Most of us don’t have a very high opinion of the lowly clam. However, the classic clambakes of fall offer the opportunity for a leisure get together that we can share with many close friends and family members. You don’t have to like clams to attend or even to get enough to eat. There are other courses, such as chicken, sweet potatoes, corn and sometimes steak that make it possible for anyone to come and have a good time and eat your fill.
While many people have experienced being served beer or pop with clams, the ideal beverage is wine. When making the wine choice, certain requirements should be kept in mind.
White and Sparkling wines are the preferred choice for clams. These wines should be softly dry and crisp in style, with firm acidity and preferably without oak or with just a hint of oak contact. Oak gives tannin and astringency to a white wine that clashes with the clam’s flavors. Red wines are aged in oak and ferment on their skins and seeds gaining large concentrations of tannin, the reason they don’t pair with clams.
That still leaves a large number of wines that you can find to enhance the event and pair perfectly with the clams. Following are some of my favorites in a variety of styles that are reasonably priced enough to encourage some enjoyable experimentation without breaking your budget:
St. Hilaire Brut, France $15 (Superior) – One of the world’s first sparklers, crisp and softly dry, a perfect foil for the bake and an ideal greeting wine.
Harpersfield Pinot Gris, Ohio $17 (Wines LLC) – A superb Ohio Pinot Gris with texture, crisp aromas and flavors and a long, lingering finish. Yum!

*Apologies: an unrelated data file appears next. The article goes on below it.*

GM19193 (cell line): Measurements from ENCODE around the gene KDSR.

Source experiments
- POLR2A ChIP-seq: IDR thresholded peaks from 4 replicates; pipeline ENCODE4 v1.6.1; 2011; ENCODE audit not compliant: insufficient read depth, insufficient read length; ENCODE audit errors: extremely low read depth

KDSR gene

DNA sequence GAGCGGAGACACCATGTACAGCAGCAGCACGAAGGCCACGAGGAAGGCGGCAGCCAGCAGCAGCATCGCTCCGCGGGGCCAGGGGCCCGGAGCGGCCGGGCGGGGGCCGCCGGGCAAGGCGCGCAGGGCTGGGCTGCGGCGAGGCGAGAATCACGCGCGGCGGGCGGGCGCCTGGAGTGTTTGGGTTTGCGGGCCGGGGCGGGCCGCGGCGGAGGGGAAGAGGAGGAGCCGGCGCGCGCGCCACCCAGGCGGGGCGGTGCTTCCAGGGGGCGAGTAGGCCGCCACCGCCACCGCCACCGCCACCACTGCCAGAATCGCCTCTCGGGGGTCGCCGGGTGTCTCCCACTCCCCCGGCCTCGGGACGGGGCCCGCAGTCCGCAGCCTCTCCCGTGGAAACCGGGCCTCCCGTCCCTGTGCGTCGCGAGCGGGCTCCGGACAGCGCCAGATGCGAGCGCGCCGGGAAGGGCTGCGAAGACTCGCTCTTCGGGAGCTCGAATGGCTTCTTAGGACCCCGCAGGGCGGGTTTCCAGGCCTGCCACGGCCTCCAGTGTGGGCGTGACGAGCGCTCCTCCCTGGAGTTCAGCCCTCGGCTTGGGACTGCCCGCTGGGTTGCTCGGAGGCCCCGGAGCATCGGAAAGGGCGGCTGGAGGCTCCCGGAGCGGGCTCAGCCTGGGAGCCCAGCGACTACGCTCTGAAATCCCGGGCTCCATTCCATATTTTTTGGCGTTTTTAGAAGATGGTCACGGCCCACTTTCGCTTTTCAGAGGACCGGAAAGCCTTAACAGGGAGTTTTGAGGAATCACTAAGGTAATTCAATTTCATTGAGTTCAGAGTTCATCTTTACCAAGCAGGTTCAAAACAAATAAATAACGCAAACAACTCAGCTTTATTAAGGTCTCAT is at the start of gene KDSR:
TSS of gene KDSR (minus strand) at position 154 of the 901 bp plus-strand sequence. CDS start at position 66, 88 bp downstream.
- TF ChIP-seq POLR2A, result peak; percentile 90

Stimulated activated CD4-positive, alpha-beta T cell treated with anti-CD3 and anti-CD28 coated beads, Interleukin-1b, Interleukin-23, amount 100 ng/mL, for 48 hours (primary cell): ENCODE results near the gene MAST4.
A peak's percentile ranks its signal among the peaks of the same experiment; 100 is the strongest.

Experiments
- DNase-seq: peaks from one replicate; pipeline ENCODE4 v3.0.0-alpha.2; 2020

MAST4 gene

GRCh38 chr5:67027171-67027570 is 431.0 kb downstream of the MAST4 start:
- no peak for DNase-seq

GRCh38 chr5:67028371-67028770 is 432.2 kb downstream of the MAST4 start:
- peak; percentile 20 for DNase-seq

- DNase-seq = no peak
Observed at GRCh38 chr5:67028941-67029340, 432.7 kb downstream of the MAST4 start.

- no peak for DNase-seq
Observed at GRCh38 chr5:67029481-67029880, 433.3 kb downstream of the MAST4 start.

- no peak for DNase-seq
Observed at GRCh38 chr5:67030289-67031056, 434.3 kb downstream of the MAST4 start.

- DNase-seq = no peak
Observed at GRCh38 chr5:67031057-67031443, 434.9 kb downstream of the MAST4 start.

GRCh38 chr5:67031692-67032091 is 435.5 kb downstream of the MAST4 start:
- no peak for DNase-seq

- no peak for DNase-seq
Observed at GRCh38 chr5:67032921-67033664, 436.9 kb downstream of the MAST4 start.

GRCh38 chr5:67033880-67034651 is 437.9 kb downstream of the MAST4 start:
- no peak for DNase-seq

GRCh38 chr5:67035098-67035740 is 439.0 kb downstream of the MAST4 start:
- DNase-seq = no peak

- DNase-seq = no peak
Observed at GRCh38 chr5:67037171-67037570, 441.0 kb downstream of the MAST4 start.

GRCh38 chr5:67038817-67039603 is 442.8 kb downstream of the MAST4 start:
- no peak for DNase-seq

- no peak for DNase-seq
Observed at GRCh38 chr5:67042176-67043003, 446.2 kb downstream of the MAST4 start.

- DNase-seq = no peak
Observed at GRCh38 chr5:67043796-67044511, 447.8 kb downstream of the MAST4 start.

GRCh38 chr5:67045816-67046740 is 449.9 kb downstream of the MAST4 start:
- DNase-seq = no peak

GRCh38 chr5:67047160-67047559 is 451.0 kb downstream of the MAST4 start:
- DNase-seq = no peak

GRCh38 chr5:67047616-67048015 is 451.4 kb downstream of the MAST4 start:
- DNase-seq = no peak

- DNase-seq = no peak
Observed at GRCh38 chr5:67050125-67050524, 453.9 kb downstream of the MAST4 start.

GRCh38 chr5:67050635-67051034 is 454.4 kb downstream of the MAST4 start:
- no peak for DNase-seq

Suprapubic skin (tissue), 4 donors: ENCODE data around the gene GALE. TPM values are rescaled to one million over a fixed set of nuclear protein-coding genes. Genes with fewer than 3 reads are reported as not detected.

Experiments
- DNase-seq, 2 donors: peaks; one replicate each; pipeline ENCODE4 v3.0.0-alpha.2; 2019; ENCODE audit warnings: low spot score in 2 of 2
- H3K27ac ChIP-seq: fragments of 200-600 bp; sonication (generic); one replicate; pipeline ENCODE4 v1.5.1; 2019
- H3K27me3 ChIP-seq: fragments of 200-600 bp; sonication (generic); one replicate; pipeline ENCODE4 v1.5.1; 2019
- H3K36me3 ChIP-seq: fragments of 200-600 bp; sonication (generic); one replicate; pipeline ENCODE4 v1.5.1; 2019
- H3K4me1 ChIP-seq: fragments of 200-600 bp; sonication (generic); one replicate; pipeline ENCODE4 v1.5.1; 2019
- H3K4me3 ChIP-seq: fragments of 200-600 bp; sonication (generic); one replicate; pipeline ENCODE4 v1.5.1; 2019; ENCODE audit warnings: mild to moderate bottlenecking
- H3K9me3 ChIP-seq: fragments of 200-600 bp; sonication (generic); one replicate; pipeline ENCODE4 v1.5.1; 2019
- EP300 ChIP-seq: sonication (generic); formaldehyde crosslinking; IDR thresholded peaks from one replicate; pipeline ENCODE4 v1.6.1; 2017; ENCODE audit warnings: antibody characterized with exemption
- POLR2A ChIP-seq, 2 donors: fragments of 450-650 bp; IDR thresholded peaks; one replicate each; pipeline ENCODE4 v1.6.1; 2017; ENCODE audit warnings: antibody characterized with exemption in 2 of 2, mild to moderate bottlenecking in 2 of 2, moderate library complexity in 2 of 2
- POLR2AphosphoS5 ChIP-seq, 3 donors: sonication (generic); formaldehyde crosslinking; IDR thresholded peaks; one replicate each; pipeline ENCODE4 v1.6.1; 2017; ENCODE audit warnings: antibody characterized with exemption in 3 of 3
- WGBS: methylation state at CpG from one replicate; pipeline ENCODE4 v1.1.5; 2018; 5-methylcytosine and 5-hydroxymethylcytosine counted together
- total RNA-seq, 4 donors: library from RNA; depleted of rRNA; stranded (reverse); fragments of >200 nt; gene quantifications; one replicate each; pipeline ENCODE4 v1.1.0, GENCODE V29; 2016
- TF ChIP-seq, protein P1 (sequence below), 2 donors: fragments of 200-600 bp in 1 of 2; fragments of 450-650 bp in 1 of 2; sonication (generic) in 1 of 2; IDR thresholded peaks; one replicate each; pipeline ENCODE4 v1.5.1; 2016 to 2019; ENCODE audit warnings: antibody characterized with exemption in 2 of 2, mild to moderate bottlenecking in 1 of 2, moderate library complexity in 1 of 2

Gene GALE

Huber “Hugo” Gruner-Veltliner, Austria, $13 (Cutting Edge) – Don’t try to pronounce this wine, just enjoy the crisp flavors with a hint of spice and white pepper, a delightful warm weather sipper that also enhances fall occasions.
Dashwood Sauvignon Blanc, New Zealand, $10 (Vintage) – Crisp, floral, herbal-scented fruit and flavors to match, a very fine bargain in aromatic whites that is perfect for your event.
Razors Edge Unoaked Chardonnay, Australia, $14 (Cutting Edge) – A very pleasant, crisp and defined Chardonnay that is lighter in style than many that see oak contact, perfect to cleanse your palate between bites.
Louis Jadot Macon Villages, France, $14 (Glazer) – Classic Chardonnay that typically sees no oak, a lean white that enhances the flavor in any food due to its elegance and firm acidity.
As to quantities most event planners figure 2-6 ounce glasses (1/2 bottle of 750ml size) per person. Some will not drink anything, some more than 2 glasses, but this will get you in the range of determining what you need to stock. If you split it up between several wines of different grape varietals and styles, you will enhance the experience for your guests.
Now for those who prefer red wines. Here are a couple of choices you will really enjoy, and they will complement both chicken and red meats:
J. Lohr Cabernet Sauvignon, Paso Robles, $18 (Heidelburg) – This release always is full of ripe cherry/berry aromas and flavors with hints of vanilla. Simply a delightful Cabernet that is drinkable on release.
Crios Malbec, Argentina, $16 (Cutting Edge) – A flavorful yet elegant red with deep berry flavors, a hint of oak and a long finish that would be delightful to pair with baked or roasted chicken and red meats.
Celebrate the lowly clam and gather your friends and family for a spectacular, casual fall event. Cheers!
Gary Twining, C.W.E., S.W.E. is a certified wine educator and employee of Cutting Edge Selections, a wine wholesaler. The distributor of each wine he reviews appears in parenthesis. E-mail him at: